Also, I think no one has computed these numbers before, and that appeals to me as well.

## Definitions

There are two common ways to measure how far apart two configurations are. In
**QTM** (quarter turn metric), every quarter turn counts as one move. In **HTM**
(half turn metric), a double turn of a single face only counts as one move.
There are a few other interesting distance metrics but we will ignore those for
this blog post.

In graph theory, we have a few terms to explain how far apart things are. A
vertex’s **eccentricity** is the maximum distance from it to any other vertex.
The vertex with the smallest eccentricity is called the **center** and its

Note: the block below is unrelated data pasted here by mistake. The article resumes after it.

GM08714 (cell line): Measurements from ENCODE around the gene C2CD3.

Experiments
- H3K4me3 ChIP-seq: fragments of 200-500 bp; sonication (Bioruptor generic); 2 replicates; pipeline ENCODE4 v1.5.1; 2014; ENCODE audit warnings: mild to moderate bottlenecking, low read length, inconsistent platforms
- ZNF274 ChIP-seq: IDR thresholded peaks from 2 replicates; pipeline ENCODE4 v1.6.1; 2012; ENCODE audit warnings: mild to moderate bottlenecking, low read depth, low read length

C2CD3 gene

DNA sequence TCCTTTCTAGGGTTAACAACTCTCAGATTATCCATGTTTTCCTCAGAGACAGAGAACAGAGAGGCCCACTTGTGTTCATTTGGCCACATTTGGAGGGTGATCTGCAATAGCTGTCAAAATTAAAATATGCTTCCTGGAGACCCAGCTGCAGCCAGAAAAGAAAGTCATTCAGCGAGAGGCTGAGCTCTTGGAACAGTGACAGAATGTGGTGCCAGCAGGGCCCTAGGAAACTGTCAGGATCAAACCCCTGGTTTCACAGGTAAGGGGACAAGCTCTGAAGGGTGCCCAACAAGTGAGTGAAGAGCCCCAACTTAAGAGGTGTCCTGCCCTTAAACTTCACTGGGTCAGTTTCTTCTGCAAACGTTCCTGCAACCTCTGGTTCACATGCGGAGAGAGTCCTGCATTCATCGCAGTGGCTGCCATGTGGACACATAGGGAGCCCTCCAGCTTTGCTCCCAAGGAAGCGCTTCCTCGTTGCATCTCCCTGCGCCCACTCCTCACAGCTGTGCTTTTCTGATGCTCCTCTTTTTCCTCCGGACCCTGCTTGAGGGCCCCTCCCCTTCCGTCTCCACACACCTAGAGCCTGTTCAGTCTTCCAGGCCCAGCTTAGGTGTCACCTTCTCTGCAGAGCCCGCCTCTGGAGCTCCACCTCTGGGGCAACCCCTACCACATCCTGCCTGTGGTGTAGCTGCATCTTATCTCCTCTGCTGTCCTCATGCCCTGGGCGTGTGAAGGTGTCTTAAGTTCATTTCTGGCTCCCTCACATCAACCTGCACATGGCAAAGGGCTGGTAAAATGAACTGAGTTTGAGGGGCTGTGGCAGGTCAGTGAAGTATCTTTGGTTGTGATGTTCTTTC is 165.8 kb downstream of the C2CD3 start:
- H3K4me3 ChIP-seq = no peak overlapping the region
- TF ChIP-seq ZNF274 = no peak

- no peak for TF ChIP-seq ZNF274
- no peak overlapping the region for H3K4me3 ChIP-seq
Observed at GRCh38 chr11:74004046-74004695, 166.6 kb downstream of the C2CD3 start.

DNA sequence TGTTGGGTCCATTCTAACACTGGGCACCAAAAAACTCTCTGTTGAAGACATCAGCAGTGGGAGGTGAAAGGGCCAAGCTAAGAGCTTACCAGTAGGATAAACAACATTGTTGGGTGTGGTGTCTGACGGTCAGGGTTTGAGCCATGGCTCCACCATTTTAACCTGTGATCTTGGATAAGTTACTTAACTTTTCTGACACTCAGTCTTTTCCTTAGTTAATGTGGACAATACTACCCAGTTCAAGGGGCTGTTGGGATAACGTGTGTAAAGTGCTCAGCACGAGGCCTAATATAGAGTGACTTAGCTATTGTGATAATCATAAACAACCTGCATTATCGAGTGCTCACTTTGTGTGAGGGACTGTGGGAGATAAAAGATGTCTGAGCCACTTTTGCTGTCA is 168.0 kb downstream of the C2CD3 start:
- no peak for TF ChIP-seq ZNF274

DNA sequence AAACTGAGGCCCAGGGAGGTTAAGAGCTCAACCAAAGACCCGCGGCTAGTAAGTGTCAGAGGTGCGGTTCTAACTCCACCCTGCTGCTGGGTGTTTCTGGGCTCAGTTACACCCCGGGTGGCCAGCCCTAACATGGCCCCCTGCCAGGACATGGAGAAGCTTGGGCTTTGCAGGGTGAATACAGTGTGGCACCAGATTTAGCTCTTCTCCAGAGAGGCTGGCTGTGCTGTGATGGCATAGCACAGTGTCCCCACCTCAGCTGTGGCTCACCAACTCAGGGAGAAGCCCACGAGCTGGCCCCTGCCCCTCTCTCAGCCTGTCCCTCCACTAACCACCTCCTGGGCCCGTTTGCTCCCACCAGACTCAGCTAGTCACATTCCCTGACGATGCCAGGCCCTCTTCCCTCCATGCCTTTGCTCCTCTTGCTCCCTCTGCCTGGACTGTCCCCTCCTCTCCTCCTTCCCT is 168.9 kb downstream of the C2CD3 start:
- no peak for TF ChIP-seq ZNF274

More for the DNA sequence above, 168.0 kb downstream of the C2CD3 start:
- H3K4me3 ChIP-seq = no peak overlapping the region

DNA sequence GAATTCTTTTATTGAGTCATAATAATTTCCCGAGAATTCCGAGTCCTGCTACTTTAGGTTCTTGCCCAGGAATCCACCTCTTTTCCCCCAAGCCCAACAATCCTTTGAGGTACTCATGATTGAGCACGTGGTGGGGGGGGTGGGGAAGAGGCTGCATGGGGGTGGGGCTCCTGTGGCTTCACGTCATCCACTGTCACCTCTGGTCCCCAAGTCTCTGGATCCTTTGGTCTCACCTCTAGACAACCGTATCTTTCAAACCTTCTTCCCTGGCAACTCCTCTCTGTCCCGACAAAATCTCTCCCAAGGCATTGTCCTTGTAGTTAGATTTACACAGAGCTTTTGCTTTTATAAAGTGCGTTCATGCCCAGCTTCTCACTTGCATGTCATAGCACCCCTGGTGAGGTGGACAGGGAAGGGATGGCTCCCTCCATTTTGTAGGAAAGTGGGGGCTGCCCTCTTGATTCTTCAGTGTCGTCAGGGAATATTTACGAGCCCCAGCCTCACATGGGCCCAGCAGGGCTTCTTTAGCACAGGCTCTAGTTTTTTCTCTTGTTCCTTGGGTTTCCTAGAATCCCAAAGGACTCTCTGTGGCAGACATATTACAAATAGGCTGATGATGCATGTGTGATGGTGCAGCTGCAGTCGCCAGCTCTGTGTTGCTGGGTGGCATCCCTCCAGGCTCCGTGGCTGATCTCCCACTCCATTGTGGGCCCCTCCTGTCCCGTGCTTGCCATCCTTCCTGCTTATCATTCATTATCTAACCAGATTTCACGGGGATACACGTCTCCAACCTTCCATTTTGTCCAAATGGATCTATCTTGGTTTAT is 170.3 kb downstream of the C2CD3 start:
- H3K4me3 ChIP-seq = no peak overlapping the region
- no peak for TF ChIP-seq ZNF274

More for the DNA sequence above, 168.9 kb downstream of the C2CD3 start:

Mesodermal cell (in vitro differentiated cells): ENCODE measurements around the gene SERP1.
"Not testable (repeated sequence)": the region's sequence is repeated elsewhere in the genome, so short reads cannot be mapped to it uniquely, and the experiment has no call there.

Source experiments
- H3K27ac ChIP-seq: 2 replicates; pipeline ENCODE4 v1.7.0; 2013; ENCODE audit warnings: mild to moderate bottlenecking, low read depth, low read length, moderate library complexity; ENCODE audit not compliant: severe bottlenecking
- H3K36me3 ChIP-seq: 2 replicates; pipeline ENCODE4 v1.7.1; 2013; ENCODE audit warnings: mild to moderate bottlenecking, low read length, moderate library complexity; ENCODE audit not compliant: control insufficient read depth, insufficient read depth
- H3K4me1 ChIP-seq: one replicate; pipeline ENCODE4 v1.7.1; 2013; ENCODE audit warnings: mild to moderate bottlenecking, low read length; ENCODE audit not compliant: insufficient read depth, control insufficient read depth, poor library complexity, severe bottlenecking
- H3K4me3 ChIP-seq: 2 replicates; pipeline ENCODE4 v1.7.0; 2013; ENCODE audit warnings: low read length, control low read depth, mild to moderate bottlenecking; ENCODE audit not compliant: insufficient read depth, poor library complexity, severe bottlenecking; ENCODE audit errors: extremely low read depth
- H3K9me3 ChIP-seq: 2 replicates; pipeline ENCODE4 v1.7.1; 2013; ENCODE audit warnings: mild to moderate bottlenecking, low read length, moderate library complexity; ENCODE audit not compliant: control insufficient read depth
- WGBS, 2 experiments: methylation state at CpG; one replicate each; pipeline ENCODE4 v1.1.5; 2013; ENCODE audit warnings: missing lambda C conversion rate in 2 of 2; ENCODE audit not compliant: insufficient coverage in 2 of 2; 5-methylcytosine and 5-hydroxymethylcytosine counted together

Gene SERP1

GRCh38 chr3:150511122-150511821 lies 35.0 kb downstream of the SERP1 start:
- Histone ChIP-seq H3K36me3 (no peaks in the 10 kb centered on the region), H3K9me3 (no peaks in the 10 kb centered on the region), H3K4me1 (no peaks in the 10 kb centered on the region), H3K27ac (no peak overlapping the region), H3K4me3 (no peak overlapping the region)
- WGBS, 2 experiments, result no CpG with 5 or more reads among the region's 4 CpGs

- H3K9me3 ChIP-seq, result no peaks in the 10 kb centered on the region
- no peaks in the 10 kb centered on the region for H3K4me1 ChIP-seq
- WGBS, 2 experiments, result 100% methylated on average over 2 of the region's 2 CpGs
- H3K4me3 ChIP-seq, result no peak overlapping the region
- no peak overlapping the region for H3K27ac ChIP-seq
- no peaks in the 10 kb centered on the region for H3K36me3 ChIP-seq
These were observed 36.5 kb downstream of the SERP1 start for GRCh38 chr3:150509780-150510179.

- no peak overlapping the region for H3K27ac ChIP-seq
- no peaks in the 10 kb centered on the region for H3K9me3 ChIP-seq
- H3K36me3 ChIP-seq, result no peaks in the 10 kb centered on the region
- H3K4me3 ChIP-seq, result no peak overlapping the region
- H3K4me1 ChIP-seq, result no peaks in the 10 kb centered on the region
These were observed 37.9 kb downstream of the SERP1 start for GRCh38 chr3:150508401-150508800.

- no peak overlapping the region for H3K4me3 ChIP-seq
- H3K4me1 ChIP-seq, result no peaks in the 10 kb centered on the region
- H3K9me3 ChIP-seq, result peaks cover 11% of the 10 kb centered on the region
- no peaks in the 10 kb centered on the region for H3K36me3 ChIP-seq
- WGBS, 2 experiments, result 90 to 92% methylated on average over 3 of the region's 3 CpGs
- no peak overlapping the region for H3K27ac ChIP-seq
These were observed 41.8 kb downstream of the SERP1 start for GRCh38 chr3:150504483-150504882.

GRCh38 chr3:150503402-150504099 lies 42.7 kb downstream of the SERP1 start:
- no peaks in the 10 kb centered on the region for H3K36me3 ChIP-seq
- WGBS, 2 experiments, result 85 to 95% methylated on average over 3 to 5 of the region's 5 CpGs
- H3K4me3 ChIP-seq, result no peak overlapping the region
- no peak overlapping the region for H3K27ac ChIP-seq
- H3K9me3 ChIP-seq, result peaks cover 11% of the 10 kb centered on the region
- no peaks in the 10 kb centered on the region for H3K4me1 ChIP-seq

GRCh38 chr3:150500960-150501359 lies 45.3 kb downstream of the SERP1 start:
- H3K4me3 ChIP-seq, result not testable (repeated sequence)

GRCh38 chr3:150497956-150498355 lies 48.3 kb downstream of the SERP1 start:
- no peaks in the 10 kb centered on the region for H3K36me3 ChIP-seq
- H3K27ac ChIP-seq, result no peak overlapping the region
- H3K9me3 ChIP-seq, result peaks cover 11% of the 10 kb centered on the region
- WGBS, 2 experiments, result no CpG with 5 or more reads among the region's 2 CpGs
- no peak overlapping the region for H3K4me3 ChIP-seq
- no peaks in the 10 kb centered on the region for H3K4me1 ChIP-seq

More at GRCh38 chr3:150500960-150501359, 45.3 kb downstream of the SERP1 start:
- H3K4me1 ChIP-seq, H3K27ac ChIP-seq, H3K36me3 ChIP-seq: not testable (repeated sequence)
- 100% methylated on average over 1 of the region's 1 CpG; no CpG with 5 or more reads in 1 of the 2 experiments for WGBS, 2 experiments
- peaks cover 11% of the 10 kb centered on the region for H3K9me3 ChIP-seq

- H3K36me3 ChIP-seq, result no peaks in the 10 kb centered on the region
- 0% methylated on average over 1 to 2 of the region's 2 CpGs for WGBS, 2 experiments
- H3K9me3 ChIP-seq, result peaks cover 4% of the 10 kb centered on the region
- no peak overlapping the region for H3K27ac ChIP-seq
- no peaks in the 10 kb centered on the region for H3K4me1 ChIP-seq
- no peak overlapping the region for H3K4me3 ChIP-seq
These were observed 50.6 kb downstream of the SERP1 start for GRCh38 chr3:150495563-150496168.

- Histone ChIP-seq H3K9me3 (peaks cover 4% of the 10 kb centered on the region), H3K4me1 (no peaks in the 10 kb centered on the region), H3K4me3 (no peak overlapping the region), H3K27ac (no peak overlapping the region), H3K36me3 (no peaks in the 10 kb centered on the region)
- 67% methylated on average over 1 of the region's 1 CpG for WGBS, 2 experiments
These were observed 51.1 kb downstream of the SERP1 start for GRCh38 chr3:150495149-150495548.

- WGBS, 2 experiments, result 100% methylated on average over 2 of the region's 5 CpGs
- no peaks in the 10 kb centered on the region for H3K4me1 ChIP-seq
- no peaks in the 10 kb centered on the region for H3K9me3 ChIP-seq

eccentricity is called the **radius**. Note that a graph may have more than one
center. The largest eccentricity in a graph is called the **diameter**.

## Techniques

Bandaged cube graphs are pretty tame by graph theory standards. All edges are bidirectional and have equal weight. This means we can do a breadth first search from each vertex in a graph and easily filter for the minimum and maximum eccentricities. As a bonus, we’ll get a representative example for each of those.

One useful optimization I found was to observe that bandaged configurations that only differ by orientation/mirroring must have the same eccentricity. Checking whether two cubes are the same modulo orientation is computationally cheap compared to breadth first search on most graphs so this improved runtime dramatically.